汁 is pronounced zhī

I doubt this is news to you. But it is news to me.

For years I've been pronouncing it jì, most likely influenced by 计. And then it appears on my ZDT flashcard list. I type in the pinyin, and get it wrong. Sure that the word list is wrong, I look further. Wow, MDBG has it wrong too :-) After searching two additional sites, I finally had to admit that I've had it wrong all these years.

And I've been wondering why I have such a hard time ordering fruit juice in China :P

As an aside, over on this thread http://www.chinese-forums.com/index.php?/topic/27660-learning-vocabulary-software/ there was a bit of a discussion about the benefit of having your flashcard program require you to type in pinyin, as opposed to just clicking on whether you know it. This is one of those reasons. If I hadn't needed to type it in, I probably would have have just clicked on "I know this well" without checking too closely and moved on.....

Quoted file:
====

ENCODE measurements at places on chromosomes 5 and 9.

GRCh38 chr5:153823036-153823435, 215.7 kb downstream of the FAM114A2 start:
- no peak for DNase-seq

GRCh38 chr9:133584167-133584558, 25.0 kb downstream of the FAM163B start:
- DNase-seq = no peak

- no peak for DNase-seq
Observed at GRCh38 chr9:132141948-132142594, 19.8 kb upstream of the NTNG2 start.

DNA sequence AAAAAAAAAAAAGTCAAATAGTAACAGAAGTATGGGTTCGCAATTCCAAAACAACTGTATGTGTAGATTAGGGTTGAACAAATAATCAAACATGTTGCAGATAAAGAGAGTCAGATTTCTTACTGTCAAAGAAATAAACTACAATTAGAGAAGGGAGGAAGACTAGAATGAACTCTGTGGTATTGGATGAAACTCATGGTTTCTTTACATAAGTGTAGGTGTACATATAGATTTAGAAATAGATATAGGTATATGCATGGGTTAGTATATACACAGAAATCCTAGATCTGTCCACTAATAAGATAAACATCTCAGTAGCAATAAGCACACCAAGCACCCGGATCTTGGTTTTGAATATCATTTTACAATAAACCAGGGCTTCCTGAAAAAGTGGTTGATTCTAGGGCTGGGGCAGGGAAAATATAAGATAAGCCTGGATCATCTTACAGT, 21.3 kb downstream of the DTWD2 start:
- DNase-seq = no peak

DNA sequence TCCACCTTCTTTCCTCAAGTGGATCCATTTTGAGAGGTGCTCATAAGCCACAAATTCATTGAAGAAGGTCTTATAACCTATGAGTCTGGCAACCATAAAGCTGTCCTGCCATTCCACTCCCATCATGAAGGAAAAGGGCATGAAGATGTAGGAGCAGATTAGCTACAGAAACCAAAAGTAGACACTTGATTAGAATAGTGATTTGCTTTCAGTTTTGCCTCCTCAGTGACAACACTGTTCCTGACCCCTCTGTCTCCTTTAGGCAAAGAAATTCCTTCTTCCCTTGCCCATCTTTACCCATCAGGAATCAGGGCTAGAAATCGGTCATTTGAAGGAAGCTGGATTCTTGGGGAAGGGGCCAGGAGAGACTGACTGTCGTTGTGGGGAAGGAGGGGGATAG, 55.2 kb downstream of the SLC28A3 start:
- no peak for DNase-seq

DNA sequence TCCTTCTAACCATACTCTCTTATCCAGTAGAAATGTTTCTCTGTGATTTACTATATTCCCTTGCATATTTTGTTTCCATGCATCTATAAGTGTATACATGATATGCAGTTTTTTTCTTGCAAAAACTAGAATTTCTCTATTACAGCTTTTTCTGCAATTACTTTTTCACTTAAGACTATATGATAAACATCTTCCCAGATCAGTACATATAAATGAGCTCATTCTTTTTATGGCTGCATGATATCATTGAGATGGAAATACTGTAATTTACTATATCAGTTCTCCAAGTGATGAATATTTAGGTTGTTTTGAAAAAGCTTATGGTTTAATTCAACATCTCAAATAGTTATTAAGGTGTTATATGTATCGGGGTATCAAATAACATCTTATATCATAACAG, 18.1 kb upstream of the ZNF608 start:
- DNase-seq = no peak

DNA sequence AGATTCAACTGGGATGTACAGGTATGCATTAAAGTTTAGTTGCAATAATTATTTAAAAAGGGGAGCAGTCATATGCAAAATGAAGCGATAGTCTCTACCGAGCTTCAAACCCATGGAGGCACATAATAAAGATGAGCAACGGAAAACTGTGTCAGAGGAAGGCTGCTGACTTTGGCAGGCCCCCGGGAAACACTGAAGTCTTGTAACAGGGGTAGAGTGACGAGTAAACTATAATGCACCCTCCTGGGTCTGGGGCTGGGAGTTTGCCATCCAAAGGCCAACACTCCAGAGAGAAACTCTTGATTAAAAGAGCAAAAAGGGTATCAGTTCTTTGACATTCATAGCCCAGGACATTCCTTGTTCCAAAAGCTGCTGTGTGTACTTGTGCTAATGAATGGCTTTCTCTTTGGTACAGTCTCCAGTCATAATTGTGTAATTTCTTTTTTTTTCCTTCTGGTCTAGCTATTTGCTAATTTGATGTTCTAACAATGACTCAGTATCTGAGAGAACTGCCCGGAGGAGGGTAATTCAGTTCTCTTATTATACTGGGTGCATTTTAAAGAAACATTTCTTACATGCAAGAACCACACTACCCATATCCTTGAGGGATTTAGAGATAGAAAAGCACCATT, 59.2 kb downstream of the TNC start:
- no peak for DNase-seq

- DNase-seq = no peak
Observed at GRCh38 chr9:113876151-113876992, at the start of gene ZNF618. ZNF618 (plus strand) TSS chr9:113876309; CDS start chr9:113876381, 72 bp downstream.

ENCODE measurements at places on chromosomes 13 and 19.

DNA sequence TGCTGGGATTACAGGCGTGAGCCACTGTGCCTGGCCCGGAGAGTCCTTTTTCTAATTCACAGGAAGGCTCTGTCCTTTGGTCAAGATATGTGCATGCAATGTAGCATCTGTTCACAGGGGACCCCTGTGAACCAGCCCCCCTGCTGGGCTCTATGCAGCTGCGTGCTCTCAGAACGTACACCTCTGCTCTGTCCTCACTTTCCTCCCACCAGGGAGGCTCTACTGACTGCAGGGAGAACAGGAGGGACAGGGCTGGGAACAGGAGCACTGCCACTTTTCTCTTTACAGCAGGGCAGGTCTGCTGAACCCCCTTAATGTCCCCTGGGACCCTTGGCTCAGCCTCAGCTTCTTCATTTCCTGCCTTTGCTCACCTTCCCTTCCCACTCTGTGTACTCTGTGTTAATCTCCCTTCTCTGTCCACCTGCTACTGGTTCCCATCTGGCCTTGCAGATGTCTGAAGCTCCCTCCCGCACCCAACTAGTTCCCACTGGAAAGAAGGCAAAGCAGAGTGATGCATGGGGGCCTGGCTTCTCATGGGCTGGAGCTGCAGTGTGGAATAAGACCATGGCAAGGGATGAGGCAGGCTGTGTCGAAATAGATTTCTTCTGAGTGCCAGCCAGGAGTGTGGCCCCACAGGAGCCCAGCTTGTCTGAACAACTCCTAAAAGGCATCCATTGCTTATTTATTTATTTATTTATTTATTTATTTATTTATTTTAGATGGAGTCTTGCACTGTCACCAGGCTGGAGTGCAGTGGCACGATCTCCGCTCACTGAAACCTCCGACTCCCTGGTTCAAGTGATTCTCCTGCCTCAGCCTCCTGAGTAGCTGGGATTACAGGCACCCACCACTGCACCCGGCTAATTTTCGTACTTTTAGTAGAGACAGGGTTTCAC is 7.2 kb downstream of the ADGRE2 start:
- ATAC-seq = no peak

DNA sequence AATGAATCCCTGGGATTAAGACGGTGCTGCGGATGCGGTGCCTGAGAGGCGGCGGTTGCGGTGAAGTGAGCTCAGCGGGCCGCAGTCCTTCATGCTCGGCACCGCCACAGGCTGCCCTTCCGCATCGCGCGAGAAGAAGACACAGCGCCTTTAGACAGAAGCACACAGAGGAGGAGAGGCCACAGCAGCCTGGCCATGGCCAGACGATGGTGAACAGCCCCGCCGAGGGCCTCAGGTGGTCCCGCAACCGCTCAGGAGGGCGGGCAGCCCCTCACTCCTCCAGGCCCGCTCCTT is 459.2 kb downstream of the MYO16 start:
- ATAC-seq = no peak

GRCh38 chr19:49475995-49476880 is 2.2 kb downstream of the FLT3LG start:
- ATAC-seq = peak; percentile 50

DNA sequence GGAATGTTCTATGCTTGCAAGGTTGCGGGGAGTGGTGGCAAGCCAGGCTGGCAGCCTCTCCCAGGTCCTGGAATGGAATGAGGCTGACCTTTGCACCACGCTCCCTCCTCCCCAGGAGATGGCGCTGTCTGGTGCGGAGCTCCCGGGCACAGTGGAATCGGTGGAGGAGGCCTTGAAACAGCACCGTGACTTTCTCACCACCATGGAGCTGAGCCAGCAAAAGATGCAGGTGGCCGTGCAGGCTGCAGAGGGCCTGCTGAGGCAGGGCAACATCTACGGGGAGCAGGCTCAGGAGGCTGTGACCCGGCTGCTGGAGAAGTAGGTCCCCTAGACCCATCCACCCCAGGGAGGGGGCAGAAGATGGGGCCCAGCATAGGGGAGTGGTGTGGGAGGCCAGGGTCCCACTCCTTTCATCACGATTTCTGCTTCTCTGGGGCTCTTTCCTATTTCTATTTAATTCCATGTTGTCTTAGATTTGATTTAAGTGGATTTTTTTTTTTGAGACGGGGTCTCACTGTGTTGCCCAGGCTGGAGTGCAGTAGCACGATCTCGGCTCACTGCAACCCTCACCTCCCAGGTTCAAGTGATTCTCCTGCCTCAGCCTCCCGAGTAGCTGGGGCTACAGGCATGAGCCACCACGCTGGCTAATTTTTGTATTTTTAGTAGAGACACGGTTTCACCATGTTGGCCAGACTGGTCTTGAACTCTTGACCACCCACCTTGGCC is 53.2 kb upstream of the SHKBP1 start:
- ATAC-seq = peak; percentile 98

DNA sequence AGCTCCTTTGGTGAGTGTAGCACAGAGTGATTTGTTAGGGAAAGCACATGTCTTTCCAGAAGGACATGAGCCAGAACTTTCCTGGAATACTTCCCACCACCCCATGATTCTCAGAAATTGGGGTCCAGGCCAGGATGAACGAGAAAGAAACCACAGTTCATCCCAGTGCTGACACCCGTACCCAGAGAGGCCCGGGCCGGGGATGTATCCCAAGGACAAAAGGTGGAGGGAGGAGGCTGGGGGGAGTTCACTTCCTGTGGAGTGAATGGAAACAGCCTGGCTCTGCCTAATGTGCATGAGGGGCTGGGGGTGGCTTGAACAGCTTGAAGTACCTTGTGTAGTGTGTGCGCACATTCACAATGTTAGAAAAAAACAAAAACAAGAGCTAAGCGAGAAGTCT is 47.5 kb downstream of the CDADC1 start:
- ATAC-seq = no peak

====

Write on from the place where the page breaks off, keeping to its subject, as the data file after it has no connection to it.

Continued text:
jbradfor

谚语: There's a word for it

I‘ve been vaguely aware that I misuse the term "成语" a bit. It seems that for many, a 成语 refers only to a classically derived, 4 or 8 character, saying. So other "fixed phrases" are not, strictly speaking, a "成语".

Someone was explaining "跳跳槽槽" (meaning "to change jobs frequently") to me, and was looking for the right (English) word to describe the part of speech it was. I suggested 成语. Although he was a tad impressed that I knew that word (ah, the joys of low expectations....), he didn't think it was right, and said 谚语 was better.